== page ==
Hardiness: USDA Zone 7b: to -14.9 °C (5 °F) USDA Zone 8a: to -12.2 °C (10 °F) USDA Zone 8b: to -9.4 °C (15 °F) USDA Zone 9a: to -6.6 °C (20 °F) USDA Zone 9b: to -3.8 °C (25 °F) USDA Zone 10a: to -1.1 °C (30 °F) USDA Zone 10b: to 1.7 °C (35 °F) USDA Zone 11: above 4.5 °C (40 °F)
Sun Exposure: Full Sun
Danger: Seed is poisonous if ingested Parts of plant are poisonous if ingested
Bloom Color: Pale Yellow Bright Yellow White/Near White Cream/Tan
Bloom Time: Mid Summer
Foliage: Herbaceous Smooth-Textured
Other details: May be a noxious weed or invasive Drought-tolerant; suitable for xeriscaping Self-sows freely; deadhead if you do not want volunteer seedlings next season
On Jan 17, 2005, LilyLover_UT from Ogden, UT (Zone 5b) wrote:
'Custard and Cream' is interesting for its yellow, white, and bicolor blooms. The flowers open in the evening with a sweet fragrance.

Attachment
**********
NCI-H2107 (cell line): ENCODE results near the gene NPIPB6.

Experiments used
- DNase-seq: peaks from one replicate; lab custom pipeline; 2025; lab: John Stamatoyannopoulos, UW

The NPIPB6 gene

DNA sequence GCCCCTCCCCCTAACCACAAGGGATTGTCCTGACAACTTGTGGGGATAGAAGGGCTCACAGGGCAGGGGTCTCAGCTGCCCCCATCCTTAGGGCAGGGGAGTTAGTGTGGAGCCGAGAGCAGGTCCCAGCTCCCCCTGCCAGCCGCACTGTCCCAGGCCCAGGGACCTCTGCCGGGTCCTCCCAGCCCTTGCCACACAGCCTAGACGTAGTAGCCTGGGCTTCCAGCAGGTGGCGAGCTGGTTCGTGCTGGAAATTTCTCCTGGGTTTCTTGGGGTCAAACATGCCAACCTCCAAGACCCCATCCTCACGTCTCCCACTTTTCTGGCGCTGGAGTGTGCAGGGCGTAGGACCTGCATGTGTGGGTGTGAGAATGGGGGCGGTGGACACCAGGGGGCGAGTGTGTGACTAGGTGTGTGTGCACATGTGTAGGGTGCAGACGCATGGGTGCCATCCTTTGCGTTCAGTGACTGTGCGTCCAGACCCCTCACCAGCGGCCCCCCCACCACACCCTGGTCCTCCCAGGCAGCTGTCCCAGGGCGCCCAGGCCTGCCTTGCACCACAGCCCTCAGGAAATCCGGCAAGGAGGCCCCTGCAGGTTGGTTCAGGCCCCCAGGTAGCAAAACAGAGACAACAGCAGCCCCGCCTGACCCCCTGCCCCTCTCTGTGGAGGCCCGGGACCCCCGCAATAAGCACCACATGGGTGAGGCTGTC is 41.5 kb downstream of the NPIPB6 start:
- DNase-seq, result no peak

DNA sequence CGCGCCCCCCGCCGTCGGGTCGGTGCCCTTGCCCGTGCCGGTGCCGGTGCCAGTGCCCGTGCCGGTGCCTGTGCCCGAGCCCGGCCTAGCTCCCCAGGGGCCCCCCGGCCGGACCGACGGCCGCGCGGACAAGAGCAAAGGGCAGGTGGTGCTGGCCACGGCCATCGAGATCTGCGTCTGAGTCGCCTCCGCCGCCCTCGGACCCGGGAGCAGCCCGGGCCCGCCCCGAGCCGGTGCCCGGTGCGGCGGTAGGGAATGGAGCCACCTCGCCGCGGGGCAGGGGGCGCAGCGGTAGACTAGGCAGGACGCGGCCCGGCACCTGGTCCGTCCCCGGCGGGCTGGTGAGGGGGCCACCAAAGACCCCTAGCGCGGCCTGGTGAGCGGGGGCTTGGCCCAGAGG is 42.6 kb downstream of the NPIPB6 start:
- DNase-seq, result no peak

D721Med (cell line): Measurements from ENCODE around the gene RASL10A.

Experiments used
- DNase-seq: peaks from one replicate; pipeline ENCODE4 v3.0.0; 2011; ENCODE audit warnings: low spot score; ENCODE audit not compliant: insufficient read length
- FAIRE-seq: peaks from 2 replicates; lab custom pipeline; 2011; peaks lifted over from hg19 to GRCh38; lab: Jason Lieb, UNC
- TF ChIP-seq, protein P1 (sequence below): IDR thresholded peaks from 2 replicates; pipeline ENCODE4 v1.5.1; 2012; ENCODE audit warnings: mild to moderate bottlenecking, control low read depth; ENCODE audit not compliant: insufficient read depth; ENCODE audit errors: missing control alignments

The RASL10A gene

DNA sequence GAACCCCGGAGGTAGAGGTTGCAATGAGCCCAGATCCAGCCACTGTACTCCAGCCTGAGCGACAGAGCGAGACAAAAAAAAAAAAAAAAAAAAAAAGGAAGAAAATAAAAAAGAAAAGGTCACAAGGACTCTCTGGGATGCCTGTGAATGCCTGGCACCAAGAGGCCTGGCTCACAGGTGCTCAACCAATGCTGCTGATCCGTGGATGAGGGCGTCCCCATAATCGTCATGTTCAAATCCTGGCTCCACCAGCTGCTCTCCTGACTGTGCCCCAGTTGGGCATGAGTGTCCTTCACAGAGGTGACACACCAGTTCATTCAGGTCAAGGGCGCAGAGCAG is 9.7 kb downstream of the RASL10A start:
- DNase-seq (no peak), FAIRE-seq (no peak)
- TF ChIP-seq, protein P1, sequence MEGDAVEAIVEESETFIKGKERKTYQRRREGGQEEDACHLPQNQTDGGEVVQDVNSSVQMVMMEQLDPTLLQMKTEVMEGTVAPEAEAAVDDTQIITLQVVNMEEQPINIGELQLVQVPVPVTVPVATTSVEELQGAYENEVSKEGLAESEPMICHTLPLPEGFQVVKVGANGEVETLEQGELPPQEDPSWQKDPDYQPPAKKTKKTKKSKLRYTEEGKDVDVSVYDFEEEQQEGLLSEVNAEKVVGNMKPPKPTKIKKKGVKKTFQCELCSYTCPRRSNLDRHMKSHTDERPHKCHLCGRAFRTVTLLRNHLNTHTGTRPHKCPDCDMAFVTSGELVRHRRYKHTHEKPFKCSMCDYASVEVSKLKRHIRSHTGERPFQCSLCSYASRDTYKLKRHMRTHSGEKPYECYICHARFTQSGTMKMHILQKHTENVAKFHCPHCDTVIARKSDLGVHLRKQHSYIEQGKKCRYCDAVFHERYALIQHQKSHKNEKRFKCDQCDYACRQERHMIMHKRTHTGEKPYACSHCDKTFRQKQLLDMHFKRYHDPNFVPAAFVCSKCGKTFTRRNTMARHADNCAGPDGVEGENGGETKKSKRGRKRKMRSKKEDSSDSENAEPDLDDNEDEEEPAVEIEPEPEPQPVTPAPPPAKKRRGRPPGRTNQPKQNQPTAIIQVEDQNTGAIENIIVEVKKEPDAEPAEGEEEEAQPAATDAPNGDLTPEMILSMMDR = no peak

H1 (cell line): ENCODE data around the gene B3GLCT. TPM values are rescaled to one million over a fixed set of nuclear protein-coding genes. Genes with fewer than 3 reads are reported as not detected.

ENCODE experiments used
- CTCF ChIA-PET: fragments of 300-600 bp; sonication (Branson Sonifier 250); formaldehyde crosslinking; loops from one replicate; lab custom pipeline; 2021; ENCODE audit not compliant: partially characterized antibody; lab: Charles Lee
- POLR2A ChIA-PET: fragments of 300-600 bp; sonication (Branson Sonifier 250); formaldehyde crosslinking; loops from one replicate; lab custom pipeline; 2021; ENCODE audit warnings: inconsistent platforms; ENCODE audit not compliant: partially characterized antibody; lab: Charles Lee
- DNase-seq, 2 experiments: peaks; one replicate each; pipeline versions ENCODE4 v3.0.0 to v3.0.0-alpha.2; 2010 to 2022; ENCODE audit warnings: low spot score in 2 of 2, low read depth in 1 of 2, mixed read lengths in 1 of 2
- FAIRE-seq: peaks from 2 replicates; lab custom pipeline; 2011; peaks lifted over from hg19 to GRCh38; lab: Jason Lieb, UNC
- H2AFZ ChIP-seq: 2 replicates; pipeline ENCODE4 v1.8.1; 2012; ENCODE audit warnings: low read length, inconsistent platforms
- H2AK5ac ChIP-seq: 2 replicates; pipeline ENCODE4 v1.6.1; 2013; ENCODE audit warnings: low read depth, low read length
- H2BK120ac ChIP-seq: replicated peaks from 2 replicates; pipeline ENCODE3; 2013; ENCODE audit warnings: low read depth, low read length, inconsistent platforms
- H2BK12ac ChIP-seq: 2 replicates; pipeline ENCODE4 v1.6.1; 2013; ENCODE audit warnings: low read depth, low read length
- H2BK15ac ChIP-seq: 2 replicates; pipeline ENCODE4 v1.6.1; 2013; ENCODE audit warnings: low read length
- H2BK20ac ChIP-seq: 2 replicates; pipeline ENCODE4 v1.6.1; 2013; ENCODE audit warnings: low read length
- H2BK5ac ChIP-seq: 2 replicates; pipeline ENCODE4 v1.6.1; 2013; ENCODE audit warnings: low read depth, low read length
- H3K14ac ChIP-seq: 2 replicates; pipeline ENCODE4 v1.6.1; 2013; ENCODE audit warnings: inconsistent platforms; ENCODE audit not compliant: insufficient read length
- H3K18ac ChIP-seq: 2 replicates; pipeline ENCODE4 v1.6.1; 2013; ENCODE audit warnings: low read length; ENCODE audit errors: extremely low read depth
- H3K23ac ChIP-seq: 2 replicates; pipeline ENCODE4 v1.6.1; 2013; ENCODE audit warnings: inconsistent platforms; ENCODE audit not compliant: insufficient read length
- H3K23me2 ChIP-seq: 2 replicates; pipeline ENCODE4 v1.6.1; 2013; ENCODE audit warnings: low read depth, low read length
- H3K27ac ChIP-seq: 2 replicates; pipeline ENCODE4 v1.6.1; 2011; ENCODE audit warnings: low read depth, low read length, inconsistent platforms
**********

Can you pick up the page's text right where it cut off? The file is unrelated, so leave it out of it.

Four O'Clocks are easy to grow from seed. Soak the seeds overnight, then direct sow in the garden in late spring, just covering them with soil. Even though the plants are annuals, they frequently overwinter here in zone 5, and they self-sow.
This plant has been said to grow in the following regions:
Tempe, Arizona Laguna West-lakeside, California Centerbrook, Connecticut Keystone Heights, Florida Zephyrhills, Florida Palatine, Illinois Quincy, Illinois Gonzales, Louisiana Butler, Missouri Raleigh, North Carolina Massillon, Ohio Hulbert, Oklahoma North Augusta, South Carolina Westmoreland, Tennessee Brazoria, Texas Cibolo, Texas Missouri City, Texas